Want to see step-by-step how to get your first deal?
Get Updates!

Tenth Week – Following Up Is Important

Home » Blog » 34 Weeks Flipping Houses » Tenth Week – Following Up Is Important

These are the results of the tenth week of opening up of my business for you guys to see how my wife and I are building back up to 30 deals a year. If you missed the first post explaining what I am doing, please visit This Post.

These are the things I did this week:

Bandit Signs Were Put Out
50 bandit signs were placed in the same areas as the first batch.

Made Offers On Listed Properties
I was spending a lot of time driving out to look at a single property when I got a decent lead. Sometimes it will take an hour round trip to go and see one across town. What I decided to try and start doing is look for some bank owned or otherwise distressed listed properties near the house that I am going to see. Might as well, look at a couple others while I am out and about. I feel this is a better use of my time. It also reminded me of when I tried to train a relative to go and look at REO’s for me. He was to fill out a quick checklist about the details of the house and take lots of pictures. I then could analyze the deal from my office and make a ‘conservative’ offer based on the info. Almost always a bank will counter. If they countered close enough to where I thought we had a chance at getting it, I would then go and see the house myself. There is some obvious risk in doing this, of course.

Made 6 offers on listed properties. Mostly REO. I was targeting properties that have been on the market 45 days or more. Have had some counters, some rejections and some I am still waiting for a response. I will follow up with all of them and resubmit the offers if they are still available. For what I am using to help keep track of the leads and follow up, see the next item.

Worked on Lead Manager Web Application
I spent a lot of time this week working on a project of mine that I have been slowly putting together. What is will do is allow you to enter leads, notes, follow up reminders, and allow you to perform deal analysis. To me the deal analysis part is the coolest part as you can play with the numbers quickly and easily. Sometime over the next week I should have it ready for beta testing and have several FlippingJunkie subscribers set to test it. This web-based software will be FREE to subscribers of FlippingJunkie (which is FREE to become 🙂 – see the form at the right side of this page).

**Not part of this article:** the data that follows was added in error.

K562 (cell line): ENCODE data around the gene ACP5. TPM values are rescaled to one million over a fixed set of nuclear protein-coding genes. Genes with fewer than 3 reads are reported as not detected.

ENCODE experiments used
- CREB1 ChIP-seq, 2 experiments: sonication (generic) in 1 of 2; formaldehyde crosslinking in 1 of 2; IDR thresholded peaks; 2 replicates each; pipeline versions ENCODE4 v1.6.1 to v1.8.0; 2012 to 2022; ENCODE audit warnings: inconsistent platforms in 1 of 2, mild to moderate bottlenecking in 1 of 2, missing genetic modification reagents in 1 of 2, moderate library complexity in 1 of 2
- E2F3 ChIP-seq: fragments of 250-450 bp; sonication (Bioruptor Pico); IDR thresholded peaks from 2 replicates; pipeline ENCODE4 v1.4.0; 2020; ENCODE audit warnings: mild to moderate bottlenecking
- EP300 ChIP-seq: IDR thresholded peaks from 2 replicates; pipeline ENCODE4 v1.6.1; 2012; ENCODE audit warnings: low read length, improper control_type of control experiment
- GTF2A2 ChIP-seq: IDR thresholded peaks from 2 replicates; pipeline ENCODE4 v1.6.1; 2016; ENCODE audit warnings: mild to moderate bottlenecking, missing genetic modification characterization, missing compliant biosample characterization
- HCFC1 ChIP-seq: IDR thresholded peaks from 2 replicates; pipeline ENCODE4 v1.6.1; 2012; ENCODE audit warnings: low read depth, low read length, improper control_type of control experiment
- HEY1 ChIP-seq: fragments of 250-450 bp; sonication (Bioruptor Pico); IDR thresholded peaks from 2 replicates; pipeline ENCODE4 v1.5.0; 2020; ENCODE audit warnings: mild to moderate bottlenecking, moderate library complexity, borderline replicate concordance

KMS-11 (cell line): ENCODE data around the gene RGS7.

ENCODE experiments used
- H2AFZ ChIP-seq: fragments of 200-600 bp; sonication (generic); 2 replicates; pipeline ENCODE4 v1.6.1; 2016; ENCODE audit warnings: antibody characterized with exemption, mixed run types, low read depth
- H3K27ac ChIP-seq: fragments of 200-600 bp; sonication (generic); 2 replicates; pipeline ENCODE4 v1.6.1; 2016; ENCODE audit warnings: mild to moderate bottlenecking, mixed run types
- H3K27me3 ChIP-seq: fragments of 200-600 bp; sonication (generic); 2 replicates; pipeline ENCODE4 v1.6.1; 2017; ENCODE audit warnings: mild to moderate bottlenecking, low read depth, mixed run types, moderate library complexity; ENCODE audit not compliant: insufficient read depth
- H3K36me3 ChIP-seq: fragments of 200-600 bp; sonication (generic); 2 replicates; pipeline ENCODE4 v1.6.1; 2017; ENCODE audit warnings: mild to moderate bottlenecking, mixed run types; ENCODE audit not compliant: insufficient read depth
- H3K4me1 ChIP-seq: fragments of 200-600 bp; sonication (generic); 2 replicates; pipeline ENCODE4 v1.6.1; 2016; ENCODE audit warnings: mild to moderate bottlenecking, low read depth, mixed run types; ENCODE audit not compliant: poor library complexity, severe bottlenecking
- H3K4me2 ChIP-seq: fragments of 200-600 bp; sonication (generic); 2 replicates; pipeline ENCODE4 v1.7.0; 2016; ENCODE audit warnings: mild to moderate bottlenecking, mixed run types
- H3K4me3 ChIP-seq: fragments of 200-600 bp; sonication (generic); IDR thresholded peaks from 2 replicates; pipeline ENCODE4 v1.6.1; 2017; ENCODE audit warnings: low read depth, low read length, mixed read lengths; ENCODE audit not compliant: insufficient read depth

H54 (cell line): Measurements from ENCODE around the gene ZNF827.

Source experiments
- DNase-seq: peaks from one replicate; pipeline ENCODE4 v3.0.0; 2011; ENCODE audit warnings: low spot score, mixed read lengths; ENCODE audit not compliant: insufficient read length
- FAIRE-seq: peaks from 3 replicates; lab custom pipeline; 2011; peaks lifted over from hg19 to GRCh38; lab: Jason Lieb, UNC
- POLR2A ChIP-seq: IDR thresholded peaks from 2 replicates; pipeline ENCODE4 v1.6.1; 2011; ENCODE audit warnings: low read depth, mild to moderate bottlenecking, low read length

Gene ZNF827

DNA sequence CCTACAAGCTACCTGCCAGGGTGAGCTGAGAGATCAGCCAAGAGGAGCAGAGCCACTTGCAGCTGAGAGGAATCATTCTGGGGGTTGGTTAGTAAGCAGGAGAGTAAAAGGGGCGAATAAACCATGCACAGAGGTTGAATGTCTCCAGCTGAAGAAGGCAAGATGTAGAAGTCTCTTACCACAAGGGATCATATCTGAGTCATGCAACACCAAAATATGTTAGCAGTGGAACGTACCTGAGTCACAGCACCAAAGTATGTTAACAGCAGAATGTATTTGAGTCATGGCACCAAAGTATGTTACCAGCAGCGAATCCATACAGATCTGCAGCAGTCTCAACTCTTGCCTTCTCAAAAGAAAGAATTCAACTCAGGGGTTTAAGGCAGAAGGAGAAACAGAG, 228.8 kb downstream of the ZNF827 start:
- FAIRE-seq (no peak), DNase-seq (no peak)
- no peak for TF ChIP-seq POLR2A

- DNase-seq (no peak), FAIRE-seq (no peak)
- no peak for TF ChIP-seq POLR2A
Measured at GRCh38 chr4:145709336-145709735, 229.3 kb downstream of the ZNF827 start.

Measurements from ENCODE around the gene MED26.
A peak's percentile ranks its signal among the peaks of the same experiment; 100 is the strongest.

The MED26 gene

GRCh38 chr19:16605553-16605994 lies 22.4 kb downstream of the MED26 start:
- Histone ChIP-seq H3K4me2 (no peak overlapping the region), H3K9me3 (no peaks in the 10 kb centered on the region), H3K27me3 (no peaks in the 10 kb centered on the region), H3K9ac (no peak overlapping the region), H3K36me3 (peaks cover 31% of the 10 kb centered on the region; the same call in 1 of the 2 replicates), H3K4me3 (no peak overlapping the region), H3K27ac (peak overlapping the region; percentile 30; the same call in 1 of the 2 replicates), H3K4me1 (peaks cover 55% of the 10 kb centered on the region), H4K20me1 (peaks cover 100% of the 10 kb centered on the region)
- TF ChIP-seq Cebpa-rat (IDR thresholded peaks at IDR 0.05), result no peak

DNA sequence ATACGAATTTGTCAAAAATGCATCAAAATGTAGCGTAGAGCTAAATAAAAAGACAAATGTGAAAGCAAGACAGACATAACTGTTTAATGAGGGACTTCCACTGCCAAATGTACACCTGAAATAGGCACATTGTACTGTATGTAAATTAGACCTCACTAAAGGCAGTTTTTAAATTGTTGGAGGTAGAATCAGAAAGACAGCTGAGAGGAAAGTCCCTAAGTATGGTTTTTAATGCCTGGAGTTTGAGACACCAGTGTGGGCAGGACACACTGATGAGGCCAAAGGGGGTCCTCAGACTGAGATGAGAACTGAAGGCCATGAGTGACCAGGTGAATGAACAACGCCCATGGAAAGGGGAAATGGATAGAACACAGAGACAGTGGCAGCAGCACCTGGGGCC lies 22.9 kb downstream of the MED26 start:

Dropped The Price on the Hidden Iron House
We were not getting very many showings on the Hidden Iron house, so we reduced the price $5k. Some investors hold out to try and get the absolute top dollar and end up spending more in holding costs and problems. If there is no negative feedback about the house, dropping the price is one of the best ways to move it. I started this one a little higher to see if we could get it, so this quick price change is not hard to do.


Total Leads This Week: 18

  1. Bandit Signs – 2 – 50 were put out. They disappeared pretty quickly this time. I am going to give it a break for a month or so.
  2. Yellow Pages – 4 – For a picture of my ad, visit the ‘The First Week’ post.
  3. Buying Website – 8 – For a link to my site, visit the ‘The First Week’ post.
  4. Drive For Dollars – 1 – This is from the 49 letters that went out last week.
  5. Probate Mailing – 1 -The guy that I trained to go and get them is not returning my calls (Was he another investor that wanted to get trained and then just get them for himself? I’ll never know… – I don’t really think so, but it crossed my mind).
  6. MLS – 6 – These are ones I found myself and went and looked at. I did not included them in the weekly total.
  7. Wholesale Deals – 1 – Seemed like it might be possible, but he did not call back. I’ll check again.
  8. Referral – 1 – My closer called with this one and he was given a certain price. Then, the next day, the seller submitted her info on my website with a lower price.

Leads Analyzed

  1. Inherited and Wants To Buy Another House[Source: Website]

    Homeowner wants to sell a 3 bedroom, 1.5 bath, 1300 sf house in a so-so neighborhood.

    Here are the numbers:

    Asking Price: $80,000
    Amount Owed: $0
    Repairs: $Says Not Much (unconfirmed)
    After Repaired Value: $85,000
    Max Offer: $55,000 minus repairs

    Seller wants to sell because he inherited it and they want to move to another area. He says they have done a lot of repairs and just need to finish a bathroom. Honestly, most of the time, I do not like to hear that a homeowner has done lots of work. For the obvious reason that they will want more for the house, but also for the reason that the repairs are usually not up to snuff. He didn’t seem very motivated and really didn’t have any reason to be so I shot him a ballpark figure of $45k-$50k depending on repairs. He said $60k would be the absolute least and even then wasn’t sure he’d want to do that. I will follow up.

  2. Manufactured Home In Bad Area[Source: Website]

    I just don’t buy these unless they have land with them, are newer, and I can get them dirt cheap. Of the given criteria, this only matched one of those. It is newer. Next.

  3. Divorcing And Need To Sell[Source: Bandit Signs]

    Homeowner wants to sell a 3 bedroom, 1.5 bath, 1500 sf house.

    Here are the numbers: